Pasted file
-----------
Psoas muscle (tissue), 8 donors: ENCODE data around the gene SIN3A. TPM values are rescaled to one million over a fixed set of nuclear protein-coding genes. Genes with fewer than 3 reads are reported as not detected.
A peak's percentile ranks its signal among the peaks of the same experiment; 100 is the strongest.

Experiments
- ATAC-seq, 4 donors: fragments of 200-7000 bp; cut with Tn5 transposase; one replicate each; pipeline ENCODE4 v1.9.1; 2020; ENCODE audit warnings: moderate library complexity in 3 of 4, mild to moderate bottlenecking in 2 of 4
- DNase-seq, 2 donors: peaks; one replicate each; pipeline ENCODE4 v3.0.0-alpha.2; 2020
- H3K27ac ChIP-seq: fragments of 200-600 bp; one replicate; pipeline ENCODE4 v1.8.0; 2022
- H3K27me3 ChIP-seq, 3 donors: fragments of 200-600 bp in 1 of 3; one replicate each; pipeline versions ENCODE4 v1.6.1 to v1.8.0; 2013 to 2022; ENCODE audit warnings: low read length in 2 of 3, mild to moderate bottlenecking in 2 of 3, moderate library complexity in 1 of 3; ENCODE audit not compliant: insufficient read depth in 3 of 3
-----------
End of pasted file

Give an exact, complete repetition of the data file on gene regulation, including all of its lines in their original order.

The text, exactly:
Psoas muscle (tissue), 8 donors: ENCODE data around the gene SIN3A. TPM values are rescaled to one million over a fixed set of nuclear protein-coding genes. Genes with fewer than 3 reads are reported as not detected.
A peak's percentile ranks its signal among the peaks of the same experiment; 100 is the strongest.

Experiments
- ATAC-seq, 4 donors: fragments of 200-7000 bp; cut with Tn5 transposase; one replicate each; pipeline ENCODE4 v1.9.1; 2020; ENCODE audit warnings: moderate library complexity in 3 of 4, mild to moderate bottlenecking in 2 of 4
- DNase-seq, 2 donors: peaks; one replicate each; pipeline ENCODE4 v3.0.0-alpha.2; 2020
- H3K27ac ChIP-seq: fragments of 200-600 bp; one replicate; pipeline ENCODE4 v1.8.0; 2022
- H3K27me3 ChIP-seq, 3 donors: fragments of 200-600 bp in 1 of 3; one replicate each; pipeline versions ENCODE4 v1.6.1 to v1.8.0; 2013 to 2022; ENCODE audit warnings: low read length in 2 of 3, mild to moderate bottlenecking in 2 of 3, moderate library complexity in 1 of 3; ENCODE audit not compliant: insufficient read depth in 3 of 3